My ideal project would probably be designing a lifestyle village, with its own city center, schools, and so forth, that is able to completely sustain itself through a focus on green energy efficiency, the ability to generate power using the elements at our disposal, and catchment and recycling of all water. Green efficiency is something that is very close to my heart; I also love the design challenges it presents us as architects and the multitude of solutions that we are actually able to employ.

Tell us all about "The Art of Living" and "Tranquility Defined" projects.
"The Art of Living" draws on my fascination with modular design and looking for a way to use the windows in the same way as they are used on most modern skyscrapers, giving the outside of the building a much smoother feel. To meet the client's needs, the home also had to double as a formal space for entertaining business friends and an informal dwelling in which his family could come and go as they pleased, without interfering with one another.

Dawid van Rensburg's design, The Art of Living,  demonstrates the designer's evolving style. He uses AutoCAD for drawing, Newtek's Lightwave 3D for design visualization, and Adobe Illustrator and Photoshop for presentations.
Dawid van Rensburg's design, "The Art of Living," demonstrates the designer's evolving style. He uses AutoCAD for drawing, Newtek's Lightwave 3D for design visualization, and Adobe Illustrator and Photoshop for presentations.

 

Lower ground floor plan, The Art of Living. (Click to view larger image.)
Lower ground floor plan, "The Art of Living." (Click to view larger image.)
  Upper ground floor plan, The Art of Living. (Click to view larger image.)
Upper ground floor plan, "The Art of Living." (Click to view larger image.)
  First floor plan, The Art of Living. (Click to view larger image.)
First floor plan, "The Art of Living." (Click to view larger image.)

 

"Tranquility Defined" was designed to incorporate the existing structure on the site while enhancing the living experience to embrace the 180-degree sea view. The roof is a defining aspect of this dwelling and was designed to give the home the feeling of movement, making it a dynamic element, flowing in a counter-intuitive manner.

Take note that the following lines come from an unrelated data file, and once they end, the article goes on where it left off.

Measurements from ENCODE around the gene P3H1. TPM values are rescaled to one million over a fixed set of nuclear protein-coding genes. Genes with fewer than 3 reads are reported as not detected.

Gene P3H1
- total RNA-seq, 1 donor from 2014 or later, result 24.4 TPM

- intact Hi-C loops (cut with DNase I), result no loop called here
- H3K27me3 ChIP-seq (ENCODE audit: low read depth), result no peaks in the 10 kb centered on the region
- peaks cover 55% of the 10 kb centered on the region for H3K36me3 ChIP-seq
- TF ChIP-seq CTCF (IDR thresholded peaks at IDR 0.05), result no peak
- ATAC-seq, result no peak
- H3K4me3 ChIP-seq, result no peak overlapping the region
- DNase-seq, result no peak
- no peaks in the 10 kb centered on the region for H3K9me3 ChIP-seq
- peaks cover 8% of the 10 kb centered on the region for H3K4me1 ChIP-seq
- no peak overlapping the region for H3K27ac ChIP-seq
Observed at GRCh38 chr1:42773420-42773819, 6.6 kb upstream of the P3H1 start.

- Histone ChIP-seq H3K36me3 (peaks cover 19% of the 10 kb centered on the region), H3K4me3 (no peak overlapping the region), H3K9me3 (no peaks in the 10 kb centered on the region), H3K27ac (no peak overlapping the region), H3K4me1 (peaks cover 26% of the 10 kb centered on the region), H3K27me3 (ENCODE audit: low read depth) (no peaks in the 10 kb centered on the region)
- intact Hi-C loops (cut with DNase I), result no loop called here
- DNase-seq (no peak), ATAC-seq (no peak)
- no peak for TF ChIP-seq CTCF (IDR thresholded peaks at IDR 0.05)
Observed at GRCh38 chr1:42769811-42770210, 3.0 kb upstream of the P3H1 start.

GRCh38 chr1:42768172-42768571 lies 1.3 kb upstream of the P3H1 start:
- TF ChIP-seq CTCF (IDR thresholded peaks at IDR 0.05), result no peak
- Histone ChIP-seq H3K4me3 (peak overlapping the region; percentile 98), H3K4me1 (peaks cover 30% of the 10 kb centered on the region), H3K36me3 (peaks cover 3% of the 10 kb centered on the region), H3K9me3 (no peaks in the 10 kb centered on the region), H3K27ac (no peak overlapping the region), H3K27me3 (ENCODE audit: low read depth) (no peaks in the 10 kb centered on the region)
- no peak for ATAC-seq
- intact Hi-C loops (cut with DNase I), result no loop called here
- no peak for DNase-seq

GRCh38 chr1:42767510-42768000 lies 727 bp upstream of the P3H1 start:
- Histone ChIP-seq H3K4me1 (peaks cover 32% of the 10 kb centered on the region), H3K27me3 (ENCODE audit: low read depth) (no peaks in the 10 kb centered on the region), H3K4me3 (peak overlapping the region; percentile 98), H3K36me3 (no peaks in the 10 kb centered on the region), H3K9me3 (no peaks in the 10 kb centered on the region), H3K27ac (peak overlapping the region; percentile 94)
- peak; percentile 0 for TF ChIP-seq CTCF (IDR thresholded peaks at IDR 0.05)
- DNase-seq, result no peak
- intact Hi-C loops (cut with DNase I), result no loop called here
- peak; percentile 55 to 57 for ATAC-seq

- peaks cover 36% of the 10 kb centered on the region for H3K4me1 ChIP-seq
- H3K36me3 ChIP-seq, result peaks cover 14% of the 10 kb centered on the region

Van Rensburg's Tranquility Defined.
Van Rensburg's "Tranquility Defined."

 

Lower ground floor plan, Tranquility Defined. (Click to view larger image.)
Lower ground floor plan, "Tranquility Defined." (Click to view larger image.)
  Upper ground floor plan, Tranquility Defined. (Click to view larger image.)
Upper ground floor plan, "Tranquility Defined." (Click to view larger image.)
  First floor plan, Tranquility Defined. (Click to view larger image.)
First floor plan, "Tranquility Defined." (Click to view larger image.)

 

Why did you choose these projects to share with Cadalyst?
Though I am constantly changing and enhancing my design style, these two projects best define the style that I am striving to perfect.

What are your interests outside work?
I love doing missionary work, giving back to the community and helping the underprivileged. We only have a short time here on earth, I'd like to make mine count.

Know a CAD user we should feature in "User Profile"? Send your suggestion to editors@cadalyst.com.


Add comment

Note: Comments are moderated and will appear live after approval by the site moderator.

AutoCAD Tips!

Lynn Allen

Autodesk Technical Evangelist Lynn Allen guides you through a different AutoCAD feature in every edition of her popular "Circles and Lines" tutorial series. For even more AutoCAD how-to, check out Lynn's quick tips in the Cadalyst Video Gallery. Subscribe to Cadalyst's free Tips & Tools Weekly e-newsletter and we'll notify you every time a new video tip is published. All exclusively from Cadalyst!
Follow Lynn on Twitter Follow Lynn on Twitter